It’s taken about 10 months of planning – buying Optimus, kitting him out with everything we need to live and sorting out an itinerary, but we are finally living our dream. The dream of cutting down our possessions to the basics, snuggling our three kids into our van and hitting the roads of Southern Africa. We have been living in our van for a couple months now and we are really getting to experience the very best that our country has to offer!
It’s actually a bit crazy when you think about it. Three kids, two adults and only 7,5m2 of van that was built in 1974 and still has it’s original air cooled engine. We also decided at the last minute to bring an extra car, a decision that I still think was the best one that we’ve made so far even though it means we don’t get to experience the fun side of road tripping together.
At this point in our adventure we have…
- Reduced our living space from 140m2 to 7,5m2
- Been on the road for 72 days today
- Driven more than 3500km
- Spent more than 67 hours in a car driving (that’s nearly three straight days of our lives)
- Changed our living space 23 times (that’s a new location every 3 days)
- Visited 30 different cities, towns and villages
- Experienced our van breaking down twice
- Cooked numerous meals on our two plate stove
- Cried over lack of internet, work stress, missing our home life and family more times than I’d care to admit
- Seen snow for the first time at the highest Pub in Africa, spent mornings on untouched sand dunes, seen the highest single drop waterfall in Africa, done hikes to the most beautiful locations in Hogsback, ridden horses to see rock paintings in Lesotho, eaten in the highest restaurant in Africa, seen elephants and lions walking right next to our car, hiked 6 hours to the Hole In The Wall and SO, so much more.
And we still have 10 months to go! I can’t even imagine what we have left to see, but I know South Africa, Mozambique, Namibia and Botswana won’t disappoint us with things to experience.
We get really mixed reactions when we tell people what we’re doing.
On the one hand you get what must be the fellow travellers at heart. You can tell they are because they are freaking stoked for you. Like sometimes even overwhelmingly so. Their eyes light up, you share stories of places you want to go or have been, swop tips for certain areas and just generally have an intensely awesome conversation about South Africa and how amazing it is. The good vibes are positively palpable.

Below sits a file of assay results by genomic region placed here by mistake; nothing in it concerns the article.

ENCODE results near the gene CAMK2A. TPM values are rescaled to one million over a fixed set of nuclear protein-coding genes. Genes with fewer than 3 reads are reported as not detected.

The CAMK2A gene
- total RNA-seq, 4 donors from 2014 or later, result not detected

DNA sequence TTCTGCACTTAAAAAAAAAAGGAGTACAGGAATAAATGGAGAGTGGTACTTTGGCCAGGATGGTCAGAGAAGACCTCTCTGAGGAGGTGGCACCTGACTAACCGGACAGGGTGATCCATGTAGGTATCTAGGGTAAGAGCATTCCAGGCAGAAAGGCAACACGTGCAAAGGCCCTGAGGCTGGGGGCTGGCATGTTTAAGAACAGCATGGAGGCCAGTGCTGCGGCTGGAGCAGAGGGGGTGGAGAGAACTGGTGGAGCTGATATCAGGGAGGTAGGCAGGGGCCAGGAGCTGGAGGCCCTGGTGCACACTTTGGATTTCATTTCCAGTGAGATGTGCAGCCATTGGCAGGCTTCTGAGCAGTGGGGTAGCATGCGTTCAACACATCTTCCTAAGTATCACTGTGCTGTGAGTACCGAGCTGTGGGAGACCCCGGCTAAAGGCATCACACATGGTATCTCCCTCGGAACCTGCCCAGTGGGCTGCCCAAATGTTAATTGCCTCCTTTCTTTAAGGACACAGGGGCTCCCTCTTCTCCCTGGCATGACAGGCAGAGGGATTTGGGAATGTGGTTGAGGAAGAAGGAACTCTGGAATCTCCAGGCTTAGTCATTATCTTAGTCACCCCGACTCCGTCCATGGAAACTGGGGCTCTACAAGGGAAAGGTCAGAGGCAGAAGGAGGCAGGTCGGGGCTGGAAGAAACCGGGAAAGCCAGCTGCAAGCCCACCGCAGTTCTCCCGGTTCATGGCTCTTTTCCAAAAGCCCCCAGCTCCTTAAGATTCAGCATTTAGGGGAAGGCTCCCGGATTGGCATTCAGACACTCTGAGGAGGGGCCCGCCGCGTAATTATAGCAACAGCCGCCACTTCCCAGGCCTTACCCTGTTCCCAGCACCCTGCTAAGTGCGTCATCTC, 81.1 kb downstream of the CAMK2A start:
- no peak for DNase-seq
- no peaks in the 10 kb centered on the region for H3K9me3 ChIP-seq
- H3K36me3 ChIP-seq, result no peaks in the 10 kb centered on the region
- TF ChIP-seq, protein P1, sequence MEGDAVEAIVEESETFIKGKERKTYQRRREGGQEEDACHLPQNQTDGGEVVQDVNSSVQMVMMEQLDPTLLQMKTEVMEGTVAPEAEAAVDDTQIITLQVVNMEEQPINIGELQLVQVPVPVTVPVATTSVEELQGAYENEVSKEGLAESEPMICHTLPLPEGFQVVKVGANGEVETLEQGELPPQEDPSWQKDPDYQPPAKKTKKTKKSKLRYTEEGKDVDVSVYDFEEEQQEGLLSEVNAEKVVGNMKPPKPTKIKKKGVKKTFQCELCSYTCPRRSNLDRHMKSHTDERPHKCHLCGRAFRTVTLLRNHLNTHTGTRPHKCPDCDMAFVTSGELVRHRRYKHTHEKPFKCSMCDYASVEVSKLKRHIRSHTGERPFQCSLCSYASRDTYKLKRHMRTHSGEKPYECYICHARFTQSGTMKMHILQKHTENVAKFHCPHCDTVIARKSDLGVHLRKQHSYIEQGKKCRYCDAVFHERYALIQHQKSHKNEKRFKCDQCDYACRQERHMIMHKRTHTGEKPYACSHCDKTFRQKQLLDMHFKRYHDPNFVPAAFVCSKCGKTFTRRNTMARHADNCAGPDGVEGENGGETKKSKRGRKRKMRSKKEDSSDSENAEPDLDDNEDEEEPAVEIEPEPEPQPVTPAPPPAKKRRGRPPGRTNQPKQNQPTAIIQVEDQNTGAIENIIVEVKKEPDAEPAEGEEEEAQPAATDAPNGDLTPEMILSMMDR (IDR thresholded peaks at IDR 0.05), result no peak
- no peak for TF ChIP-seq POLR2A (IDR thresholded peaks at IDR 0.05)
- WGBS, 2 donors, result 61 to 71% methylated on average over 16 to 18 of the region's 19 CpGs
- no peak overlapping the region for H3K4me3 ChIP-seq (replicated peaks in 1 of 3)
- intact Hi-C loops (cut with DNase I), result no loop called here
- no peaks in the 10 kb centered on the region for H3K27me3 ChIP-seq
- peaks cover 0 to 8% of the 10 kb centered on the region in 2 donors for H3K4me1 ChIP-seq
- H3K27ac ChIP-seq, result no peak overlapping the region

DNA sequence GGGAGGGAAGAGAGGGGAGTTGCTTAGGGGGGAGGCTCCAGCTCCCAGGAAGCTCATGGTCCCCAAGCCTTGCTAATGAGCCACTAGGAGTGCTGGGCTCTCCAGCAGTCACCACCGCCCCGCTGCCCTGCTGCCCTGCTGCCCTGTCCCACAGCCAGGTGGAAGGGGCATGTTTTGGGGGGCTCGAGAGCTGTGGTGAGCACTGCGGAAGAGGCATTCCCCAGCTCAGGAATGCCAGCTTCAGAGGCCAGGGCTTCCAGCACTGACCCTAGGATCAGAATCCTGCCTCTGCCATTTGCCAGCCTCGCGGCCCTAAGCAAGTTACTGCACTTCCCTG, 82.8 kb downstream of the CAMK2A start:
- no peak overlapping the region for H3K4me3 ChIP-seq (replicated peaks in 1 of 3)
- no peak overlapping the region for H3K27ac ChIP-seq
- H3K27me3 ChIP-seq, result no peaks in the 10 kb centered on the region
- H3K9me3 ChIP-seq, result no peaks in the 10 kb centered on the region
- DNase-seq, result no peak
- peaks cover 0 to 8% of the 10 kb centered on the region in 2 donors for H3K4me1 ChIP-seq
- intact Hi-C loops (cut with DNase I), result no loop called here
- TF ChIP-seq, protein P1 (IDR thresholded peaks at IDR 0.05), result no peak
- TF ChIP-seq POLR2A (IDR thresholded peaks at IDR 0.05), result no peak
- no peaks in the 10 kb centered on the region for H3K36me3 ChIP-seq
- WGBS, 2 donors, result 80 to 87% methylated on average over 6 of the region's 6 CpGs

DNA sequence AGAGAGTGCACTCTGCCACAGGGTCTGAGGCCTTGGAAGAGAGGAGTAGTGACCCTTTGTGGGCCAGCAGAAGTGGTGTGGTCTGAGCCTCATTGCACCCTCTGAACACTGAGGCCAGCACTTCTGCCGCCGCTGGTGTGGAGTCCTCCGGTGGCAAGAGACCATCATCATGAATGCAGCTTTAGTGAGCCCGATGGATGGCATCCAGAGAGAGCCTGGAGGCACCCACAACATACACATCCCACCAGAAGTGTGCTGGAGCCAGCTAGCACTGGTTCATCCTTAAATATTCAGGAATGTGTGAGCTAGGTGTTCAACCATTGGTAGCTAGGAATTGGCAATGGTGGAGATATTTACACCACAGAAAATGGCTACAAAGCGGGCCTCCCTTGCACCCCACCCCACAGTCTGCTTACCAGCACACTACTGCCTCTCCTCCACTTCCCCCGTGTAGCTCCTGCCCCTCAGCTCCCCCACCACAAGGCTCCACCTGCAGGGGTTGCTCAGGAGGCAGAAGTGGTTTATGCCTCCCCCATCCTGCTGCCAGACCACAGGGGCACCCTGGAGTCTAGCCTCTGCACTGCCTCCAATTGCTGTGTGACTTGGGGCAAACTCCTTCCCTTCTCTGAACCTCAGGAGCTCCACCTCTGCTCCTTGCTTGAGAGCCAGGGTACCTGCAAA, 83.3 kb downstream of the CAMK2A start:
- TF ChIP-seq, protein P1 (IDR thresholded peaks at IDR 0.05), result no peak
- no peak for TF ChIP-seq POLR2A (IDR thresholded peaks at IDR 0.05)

Then on the other hand you get people that immediately just flick to caution. But what about the crime?! Is it safe?! Are you crazy?! How can you live without XYZ?! You have no space! What if you break down?! You have no space for proper clothes – eek! And the kids? You’ll ruin them taking them out of school. Then they scream and run around with their hands in their hair trying to process what it is we’re doing. And look, I get it. I am naturally a person that just says no. Just ask my kids. I don’t like going out of my comfort zone. Heck before this trip I didn’t even like going outside for too long.
The best things happen when you leave your comfort zone behind
But if I have learned anything in the last few months it’s that the best things happen when you are outside of your comfort zone. Yes, it my be draining or difficult, or you might even hate it in the beginning but the results are usually SO very very worth it. I’m not saying it’s not difficult or that there aren’t things that I miss, obvs there are, I wouldn’t be human if I didn’t miss my creature comforts. The thing is, they’re just that. Things that we have gotten used to having. Not having them now for two months and I’m pretty much over all of them, except maybe the crappy internet and missing my dogs. Oh and public toilets and showers – ugh.
Also I have so much to say on the crime aspect of it all. Maybe we have been lucky but we have not had any incidents. Nothing. I haven’t felt scared anywhere, even breaking down on the side of the road into Coffee Bay as the sun was setting and we were left in the pitch black dark of the rural Eastern Cape. South Africa gets a bad wrap because all we see in the media is the negative, but guys, there is SO much positive. And no one talks about that. We should. Because it’s part of what makes our country great.
Anyway, we have so much more of South Africa to see, so if you’d like to keep up with our adventure, please do follow along with us on our various platforms. You can expect lots of real life, a bit of humour and a lot of what makes Southern Africa great.
Follow along with us on:
- @cindyalfino – Here you will find a daily wrap up of exactly what we got up to on that day, where we were, what we did, the pro’s and con’s of life on the road. Oh, and stories, lots of stories.
- @moderndaddiy – Seth, my funnier half, often posts stories that are worth watching.
- @alfreenos – For those more “Instagram” worthy images that are less about real life on the road and more about pretty pictures of things that we have seen.
- If you don’t have Instagram then this is the place to catch up with the daily posts and even watch the stories. As well as see latest blog posts as they come out
- Seth works really hard on putting out awesome vlog style videos on the places that we have been, things we have done and life on the road. It’s really worth checking them out if that’s your vibe.
- You can also subscribe to the newsletter which only goes out once in a blue moon when I get a chance to write it. It’s not just one of those spammy ones that only contains links of blog posts, I always include something personal about what’s happening right now that would probably not appear anywhere else.